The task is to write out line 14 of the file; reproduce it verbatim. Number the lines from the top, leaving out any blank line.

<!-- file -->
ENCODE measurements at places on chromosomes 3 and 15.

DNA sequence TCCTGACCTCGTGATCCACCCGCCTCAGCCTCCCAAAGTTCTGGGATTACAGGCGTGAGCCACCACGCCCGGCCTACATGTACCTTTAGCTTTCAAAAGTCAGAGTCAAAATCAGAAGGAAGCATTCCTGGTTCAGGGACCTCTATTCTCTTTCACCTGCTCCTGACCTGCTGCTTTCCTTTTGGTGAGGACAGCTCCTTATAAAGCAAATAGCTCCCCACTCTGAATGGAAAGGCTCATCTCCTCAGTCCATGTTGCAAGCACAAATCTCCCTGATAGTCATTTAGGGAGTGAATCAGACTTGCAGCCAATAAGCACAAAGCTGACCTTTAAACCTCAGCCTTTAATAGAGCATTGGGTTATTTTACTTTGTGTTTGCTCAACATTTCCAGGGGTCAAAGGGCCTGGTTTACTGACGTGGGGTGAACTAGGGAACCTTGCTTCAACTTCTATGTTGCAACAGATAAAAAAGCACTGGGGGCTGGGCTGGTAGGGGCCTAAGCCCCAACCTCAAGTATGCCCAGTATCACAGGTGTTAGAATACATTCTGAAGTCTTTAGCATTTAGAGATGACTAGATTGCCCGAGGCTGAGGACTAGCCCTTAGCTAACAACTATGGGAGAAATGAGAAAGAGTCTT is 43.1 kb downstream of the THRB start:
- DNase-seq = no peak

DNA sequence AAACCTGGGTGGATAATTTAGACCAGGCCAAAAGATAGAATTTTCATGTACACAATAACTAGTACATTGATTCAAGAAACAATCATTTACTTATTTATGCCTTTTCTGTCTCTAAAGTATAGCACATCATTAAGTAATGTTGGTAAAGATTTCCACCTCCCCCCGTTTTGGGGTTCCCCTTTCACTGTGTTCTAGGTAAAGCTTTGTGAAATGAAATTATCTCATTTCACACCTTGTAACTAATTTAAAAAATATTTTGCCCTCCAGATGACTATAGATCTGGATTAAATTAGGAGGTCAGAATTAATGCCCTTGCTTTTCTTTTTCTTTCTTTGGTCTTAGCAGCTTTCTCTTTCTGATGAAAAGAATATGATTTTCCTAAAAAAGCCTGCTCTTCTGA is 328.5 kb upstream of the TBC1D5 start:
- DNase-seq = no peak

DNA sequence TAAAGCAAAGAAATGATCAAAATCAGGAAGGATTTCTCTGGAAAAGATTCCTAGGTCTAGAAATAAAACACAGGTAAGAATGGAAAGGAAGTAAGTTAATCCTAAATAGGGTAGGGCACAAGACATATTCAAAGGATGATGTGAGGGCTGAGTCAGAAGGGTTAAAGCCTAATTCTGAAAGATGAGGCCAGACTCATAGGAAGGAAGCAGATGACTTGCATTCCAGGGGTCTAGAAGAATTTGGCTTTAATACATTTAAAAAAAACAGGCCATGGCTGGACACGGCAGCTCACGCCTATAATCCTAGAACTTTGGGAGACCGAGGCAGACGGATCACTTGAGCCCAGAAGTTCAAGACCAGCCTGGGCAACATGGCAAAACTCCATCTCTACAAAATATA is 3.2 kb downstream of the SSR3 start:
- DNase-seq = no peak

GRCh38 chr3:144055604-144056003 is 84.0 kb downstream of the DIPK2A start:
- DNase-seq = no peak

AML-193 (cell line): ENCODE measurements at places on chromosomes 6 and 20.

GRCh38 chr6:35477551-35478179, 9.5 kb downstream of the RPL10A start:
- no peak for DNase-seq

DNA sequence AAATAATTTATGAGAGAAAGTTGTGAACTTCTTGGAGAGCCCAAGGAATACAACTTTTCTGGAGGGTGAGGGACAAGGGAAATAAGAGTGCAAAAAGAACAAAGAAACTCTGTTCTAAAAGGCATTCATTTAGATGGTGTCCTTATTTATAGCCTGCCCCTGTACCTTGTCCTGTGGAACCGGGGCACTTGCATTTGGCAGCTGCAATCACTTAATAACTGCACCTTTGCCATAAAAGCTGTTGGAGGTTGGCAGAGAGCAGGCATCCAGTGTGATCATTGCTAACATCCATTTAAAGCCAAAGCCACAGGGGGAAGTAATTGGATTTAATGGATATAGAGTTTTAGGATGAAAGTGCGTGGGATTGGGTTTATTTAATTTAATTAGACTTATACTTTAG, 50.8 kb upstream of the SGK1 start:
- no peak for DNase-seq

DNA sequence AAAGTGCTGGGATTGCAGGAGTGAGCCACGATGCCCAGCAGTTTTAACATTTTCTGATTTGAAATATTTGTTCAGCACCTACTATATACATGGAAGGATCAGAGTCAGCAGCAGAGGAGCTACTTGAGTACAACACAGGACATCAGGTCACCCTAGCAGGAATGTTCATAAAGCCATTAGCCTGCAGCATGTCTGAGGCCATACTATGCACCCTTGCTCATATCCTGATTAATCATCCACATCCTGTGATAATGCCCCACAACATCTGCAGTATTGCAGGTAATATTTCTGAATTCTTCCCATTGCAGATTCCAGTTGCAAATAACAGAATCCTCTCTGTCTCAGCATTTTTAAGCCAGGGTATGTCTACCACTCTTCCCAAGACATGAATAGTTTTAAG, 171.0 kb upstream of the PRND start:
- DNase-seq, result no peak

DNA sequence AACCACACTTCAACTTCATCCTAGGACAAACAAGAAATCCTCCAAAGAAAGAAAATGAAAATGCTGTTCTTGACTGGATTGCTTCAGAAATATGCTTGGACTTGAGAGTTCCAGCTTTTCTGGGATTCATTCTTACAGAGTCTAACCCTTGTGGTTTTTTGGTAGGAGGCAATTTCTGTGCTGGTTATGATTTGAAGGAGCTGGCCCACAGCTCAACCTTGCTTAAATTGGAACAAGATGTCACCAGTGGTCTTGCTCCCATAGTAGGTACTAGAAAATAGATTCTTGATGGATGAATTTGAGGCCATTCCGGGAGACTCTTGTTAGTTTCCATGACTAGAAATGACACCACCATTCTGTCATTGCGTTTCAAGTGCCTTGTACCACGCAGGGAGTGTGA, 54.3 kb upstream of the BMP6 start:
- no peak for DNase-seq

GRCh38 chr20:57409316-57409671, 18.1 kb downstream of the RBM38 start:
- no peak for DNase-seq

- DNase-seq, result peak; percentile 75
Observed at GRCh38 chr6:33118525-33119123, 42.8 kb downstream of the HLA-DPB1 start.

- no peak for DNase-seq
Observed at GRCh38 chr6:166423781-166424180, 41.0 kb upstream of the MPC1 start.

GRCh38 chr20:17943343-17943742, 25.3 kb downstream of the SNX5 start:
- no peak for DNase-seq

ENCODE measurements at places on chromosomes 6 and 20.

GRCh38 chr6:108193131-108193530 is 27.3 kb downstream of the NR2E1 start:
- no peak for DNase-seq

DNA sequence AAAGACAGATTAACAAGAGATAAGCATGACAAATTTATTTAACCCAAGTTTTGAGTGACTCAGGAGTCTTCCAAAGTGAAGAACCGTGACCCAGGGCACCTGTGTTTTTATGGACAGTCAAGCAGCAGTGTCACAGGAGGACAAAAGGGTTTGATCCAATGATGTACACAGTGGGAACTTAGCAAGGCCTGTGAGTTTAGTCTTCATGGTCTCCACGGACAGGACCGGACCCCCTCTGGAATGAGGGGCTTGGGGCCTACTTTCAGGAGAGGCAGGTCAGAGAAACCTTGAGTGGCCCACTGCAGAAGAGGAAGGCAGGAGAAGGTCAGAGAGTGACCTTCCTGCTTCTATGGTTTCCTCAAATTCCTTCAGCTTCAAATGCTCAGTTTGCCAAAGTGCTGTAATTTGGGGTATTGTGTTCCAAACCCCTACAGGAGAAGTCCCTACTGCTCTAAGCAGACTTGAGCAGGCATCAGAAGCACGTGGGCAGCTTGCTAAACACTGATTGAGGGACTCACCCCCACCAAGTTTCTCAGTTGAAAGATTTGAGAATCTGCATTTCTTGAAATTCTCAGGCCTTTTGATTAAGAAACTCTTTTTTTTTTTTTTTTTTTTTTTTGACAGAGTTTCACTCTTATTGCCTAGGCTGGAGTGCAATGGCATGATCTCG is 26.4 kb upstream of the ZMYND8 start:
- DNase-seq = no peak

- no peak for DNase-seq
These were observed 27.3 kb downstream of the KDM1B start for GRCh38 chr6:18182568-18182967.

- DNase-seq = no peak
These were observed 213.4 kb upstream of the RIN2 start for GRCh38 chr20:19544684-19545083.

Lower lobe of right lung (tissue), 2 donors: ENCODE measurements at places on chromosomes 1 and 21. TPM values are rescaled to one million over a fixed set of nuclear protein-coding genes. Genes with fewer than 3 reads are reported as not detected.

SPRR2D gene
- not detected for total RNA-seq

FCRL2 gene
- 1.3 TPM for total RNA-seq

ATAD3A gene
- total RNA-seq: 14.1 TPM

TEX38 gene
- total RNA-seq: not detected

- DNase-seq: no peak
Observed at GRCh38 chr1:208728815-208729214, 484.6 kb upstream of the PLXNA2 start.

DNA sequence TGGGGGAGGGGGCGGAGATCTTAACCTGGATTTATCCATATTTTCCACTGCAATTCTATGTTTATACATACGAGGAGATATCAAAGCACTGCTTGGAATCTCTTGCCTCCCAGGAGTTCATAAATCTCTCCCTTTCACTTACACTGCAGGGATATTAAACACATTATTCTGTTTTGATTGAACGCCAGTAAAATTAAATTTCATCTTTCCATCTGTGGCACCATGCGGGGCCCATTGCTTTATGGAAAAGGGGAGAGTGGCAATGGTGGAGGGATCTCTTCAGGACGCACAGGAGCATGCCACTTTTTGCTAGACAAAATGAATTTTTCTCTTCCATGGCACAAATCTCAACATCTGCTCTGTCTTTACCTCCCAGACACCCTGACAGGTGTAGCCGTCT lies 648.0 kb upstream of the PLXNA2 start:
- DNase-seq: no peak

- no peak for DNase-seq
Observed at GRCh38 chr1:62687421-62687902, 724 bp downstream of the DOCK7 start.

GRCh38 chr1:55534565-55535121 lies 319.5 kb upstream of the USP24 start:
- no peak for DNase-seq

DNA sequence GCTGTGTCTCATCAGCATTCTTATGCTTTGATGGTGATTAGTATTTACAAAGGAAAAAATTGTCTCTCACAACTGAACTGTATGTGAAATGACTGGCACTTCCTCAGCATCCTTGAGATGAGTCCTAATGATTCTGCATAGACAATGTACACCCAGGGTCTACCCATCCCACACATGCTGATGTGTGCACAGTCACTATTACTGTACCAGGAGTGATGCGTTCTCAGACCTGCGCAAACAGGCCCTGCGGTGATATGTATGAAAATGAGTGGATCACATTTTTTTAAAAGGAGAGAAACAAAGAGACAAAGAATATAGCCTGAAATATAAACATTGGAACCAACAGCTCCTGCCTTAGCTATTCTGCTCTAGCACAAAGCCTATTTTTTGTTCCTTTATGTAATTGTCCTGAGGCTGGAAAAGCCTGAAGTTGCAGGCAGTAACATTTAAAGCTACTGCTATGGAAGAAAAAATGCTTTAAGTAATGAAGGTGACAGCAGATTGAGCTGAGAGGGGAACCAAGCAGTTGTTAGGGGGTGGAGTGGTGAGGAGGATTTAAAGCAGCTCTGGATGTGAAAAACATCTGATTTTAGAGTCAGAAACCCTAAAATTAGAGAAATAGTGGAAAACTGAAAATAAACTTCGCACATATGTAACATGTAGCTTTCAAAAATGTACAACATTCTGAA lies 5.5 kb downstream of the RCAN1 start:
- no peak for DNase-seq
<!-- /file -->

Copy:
- no peak for DNase-seq